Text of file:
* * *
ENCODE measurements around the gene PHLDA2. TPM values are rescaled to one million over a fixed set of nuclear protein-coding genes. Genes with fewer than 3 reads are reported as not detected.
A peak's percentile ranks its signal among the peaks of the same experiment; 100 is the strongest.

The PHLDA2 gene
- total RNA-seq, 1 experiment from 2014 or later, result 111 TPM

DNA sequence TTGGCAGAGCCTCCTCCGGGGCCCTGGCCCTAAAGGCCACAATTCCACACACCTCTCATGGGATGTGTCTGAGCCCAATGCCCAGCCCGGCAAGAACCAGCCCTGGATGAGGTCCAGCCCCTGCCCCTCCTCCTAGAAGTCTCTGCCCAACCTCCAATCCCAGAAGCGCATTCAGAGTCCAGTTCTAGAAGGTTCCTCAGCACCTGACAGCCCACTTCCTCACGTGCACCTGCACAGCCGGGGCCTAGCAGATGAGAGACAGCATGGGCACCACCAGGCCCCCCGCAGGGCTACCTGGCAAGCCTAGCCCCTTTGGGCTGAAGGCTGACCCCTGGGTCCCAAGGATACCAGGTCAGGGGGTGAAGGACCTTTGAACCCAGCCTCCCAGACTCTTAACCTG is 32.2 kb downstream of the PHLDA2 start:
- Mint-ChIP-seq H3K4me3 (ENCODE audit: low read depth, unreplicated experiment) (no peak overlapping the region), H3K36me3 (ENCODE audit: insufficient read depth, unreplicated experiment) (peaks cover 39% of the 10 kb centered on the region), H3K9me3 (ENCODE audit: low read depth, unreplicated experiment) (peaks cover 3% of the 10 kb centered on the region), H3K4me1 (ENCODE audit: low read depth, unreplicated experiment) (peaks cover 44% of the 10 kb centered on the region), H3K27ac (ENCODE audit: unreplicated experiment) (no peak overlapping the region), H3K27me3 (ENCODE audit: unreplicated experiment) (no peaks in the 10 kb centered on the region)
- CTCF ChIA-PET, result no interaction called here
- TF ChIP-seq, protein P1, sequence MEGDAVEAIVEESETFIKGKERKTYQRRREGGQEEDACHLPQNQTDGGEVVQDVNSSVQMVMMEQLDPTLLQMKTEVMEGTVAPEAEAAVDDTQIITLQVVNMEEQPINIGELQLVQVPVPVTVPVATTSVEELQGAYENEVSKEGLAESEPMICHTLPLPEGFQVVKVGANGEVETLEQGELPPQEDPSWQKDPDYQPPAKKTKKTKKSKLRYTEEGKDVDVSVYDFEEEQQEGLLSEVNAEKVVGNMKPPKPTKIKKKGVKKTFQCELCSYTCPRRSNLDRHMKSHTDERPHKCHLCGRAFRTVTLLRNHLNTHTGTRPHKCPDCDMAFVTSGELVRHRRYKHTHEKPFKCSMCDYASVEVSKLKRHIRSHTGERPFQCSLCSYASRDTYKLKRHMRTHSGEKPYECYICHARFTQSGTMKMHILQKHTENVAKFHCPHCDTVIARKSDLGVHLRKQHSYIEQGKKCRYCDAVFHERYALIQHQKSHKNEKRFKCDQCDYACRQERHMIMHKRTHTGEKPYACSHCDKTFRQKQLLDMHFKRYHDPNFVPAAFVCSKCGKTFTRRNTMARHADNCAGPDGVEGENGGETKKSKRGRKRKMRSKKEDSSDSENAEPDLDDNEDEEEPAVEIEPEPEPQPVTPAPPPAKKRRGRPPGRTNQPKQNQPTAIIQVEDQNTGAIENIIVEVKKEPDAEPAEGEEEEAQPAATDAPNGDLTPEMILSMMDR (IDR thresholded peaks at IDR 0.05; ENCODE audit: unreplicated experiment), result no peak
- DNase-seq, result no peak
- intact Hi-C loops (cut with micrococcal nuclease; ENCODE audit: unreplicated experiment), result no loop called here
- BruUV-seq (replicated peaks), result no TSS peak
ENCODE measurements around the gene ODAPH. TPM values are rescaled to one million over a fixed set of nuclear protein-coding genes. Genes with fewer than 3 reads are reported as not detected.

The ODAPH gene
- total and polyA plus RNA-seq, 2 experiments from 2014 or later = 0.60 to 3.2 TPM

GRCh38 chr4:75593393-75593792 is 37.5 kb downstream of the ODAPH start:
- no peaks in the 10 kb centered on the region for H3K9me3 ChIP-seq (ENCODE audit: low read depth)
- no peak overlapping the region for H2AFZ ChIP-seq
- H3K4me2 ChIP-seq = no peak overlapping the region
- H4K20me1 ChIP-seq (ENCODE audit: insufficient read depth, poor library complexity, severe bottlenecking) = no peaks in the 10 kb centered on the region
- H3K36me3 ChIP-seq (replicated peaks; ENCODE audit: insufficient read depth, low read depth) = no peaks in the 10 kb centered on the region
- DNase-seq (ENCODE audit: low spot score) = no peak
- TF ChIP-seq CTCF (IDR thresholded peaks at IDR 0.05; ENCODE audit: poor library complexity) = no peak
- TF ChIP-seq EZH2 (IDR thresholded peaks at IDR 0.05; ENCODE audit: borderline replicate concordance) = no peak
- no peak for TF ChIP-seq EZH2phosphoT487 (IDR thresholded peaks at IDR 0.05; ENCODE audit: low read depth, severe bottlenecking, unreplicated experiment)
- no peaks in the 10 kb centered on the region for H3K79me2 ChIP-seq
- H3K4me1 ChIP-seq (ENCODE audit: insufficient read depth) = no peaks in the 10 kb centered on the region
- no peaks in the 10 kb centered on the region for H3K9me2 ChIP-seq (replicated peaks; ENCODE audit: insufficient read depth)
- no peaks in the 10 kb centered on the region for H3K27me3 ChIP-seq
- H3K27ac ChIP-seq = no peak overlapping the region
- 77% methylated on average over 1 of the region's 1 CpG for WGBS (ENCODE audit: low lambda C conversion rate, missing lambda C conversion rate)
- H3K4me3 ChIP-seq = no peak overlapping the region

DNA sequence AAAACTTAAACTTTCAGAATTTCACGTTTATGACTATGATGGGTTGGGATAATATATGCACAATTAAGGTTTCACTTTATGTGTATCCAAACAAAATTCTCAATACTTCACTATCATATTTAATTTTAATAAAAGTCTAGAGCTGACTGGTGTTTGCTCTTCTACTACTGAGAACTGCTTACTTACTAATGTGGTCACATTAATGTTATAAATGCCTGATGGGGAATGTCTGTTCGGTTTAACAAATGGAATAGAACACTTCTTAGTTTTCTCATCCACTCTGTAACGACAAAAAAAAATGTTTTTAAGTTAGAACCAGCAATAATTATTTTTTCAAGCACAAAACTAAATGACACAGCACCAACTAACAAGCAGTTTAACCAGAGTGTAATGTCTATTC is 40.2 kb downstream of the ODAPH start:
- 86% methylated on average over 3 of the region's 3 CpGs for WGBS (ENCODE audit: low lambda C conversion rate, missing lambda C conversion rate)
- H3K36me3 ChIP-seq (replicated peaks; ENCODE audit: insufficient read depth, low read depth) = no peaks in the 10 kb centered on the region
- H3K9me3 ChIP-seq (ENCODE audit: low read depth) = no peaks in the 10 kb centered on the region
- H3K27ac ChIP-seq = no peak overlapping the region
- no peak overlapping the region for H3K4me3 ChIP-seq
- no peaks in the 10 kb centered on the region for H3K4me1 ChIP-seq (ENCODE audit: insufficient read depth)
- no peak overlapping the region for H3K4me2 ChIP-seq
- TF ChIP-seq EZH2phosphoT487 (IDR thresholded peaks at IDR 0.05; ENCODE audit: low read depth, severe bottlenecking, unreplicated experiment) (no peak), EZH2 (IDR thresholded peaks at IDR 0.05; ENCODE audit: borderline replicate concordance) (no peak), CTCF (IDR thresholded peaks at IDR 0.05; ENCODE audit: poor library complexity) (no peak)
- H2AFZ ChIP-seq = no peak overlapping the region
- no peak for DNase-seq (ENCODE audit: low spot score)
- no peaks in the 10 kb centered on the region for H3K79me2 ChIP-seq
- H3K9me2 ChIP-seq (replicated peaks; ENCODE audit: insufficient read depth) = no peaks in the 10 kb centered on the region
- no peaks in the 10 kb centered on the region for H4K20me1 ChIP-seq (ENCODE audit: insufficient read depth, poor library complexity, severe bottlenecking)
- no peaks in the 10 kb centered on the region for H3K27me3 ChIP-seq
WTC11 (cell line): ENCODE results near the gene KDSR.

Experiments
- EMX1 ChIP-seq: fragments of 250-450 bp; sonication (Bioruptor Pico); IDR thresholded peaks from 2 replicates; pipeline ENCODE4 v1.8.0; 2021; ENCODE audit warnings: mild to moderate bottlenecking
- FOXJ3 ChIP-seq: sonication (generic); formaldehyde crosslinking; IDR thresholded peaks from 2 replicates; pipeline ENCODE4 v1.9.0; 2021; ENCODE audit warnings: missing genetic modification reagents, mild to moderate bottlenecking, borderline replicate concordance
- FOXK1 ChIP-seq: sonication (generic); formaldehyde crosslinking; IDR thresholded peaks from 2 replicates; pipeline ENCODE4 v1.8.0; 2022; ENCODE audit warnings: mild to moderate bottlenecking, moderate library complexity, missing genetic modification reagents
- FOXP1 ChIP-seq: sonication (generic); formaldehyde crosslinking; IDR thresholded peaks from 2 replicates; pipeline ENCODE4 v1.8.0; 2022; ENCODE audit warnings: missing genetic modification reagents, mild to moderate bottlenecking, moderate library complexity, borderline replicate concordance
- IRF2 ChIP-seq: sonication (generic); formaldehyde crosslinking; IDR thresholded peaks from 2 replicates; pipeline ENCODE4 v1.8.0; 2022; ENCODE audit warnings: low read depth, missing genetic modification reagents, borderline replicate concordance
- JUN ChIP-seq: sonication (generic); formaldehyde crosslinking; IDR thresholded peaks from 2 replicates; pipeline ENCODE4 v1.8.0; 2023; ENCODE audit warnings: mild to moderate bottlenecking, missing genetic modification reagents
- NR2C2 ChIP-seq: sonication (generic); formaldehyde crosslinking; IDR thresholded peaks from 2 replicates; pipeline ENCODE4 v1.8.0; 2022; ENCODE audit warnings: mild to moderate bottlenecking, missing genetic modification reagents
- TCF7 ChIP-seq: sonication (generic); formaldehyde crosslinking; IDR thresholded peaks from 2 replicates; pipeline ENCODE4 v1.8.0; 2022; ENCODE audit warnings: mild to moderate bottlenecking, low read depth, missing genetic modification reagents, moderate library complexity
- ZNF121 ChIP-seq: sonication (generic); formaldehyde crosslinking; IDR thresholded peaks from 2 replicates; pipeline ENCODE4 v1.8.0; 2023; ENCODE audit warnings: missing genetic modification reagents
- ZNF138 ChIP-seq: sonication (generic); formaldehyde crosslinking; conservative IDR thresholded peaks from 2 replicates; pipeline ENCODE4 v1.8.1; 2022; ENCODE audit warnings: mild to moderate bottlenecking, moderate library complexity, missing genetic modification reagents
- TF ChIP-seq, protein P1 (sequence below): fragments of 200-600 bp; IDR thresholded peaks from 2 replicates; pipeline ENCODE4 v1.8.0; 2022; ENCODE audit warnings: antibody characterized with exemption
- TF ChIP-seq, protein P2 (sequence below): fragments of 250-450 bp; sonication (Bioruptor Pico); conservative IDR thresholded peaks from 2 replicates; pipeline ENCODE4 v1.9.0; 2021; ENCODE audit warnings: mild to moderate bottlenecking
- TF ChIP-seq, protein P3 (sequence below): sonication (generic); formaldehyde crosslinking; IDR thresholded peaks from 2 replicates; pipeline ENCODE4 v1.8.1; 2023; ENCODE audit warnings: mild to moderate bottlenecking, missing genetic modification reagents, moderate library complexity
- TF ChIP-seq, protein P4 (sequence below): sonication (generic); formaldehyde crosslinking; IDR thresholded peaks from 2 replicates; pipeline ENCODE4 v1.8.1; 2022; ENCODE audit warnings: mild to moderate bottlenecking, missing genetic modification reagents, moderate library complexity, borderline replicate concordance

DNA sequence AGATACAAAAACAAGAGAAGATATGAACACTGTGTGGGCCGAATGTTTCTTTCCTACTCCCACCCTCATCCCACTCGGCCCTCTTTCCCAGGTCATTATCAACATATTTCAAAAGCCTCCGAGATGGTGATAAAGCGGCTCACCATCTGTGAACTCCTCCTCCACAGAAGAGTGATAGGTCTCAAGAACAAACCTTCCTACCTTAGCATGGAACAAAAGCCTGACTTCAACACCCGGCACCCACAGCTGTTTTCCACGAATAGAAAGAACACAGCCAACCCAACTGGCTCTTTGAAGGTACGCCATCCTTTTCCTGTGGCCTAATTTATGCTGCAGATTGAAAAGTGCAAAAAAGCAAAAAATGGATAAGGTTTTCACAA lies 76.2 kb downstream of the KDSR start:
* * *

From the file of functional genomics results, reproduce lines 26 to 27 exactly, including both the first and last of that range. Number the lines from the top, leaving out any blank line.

- H3K4me1 ChIP-seq (ENCODE audit: insufficient read depth) = no peaks in the 10 kb centered on the region
- no peaks in the 10 kb centered on the region for H3K9me2 ChIP-seq (replicated peaks; ENCODE audit: insufficient read depth)